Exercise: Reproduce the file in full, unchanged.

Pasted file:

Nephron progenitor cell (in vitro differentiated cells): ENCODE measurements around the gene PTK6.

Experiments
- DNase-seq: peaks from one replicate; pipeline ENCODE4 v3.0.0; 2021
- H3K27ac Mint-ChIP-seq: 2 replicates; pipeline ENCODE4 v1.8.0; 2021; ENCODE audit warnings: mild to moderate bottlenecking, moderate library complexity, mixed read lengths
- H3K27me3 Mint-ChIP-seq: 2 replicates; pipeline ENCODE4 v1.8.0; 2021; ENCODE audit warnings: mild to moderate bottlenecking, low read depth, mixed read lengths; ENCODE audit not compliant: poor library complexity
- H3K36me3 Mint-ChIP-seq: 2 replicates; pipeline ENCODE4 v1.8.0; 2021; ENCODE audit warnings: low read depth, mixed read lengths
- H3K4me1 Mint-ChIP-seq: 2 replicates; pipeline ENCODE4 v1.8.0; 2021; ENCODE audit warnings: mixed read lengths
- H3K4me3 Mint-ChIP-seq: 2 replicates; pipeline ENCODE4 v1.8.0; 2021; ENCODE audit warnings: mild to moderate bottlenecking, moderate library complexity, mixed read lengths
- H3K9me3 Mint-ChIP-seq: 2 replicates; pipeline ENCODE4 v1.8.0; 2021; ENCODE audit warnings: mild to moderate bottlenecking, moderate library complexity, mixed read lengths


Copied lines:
Nephron progenitor cell (in vitro differentiated cells): ENCODE measurements around the gene PTK6.

Experiments
- DNase-seq: peaks from one replicate; pipeline ENCODE4 v3.0.0; 2021
- H3K27ac Mint-ChIP-seq: 2 replicates; pipeline ENCODE4 v1.8.0; 2021; ENCODE audit warnings: mild to moderate bottlenecking, moderate library complexity, mixed read lengths
- H3K27me3 Mint-ChIP-seq: 2 replicates; pipeline ENCODE4 v1.8.0; 2021; ENCODE audit warnings: mild to moderate bottlenecking, low read depth, mixed read lengths; ENCODE audit not compliant: poor library complexity
- H3K36me3 Mint-ChIP-seq: 2 replicates; pipeline ENCODE4 v1.8.0; 2021; ENCODE audit warnings: low read depth, mixed read lengths
- H3K4me1 Mint-ChIP-seq: 2 replicates; pipeline ENCODE4 v1.8.0; 2021; ENCODE audit warnings: mixed read lengths
- H3K4me3 Mint-ChIP-seq: 2 replicates; pipeline ENCODE4 v1.8.0; 2021; ENCODE audit warnings: mild to moderate bottlenecking, moderate library complexity, mixed read lengths
- H3K9me3 Mint-ChIP-seq: 2 replicates; pipeline ENCODE4 v1.8.0; 2021; ENCODE audit warnings: mild to moderate bottlenecking, moderate library complexity, mixed read lengths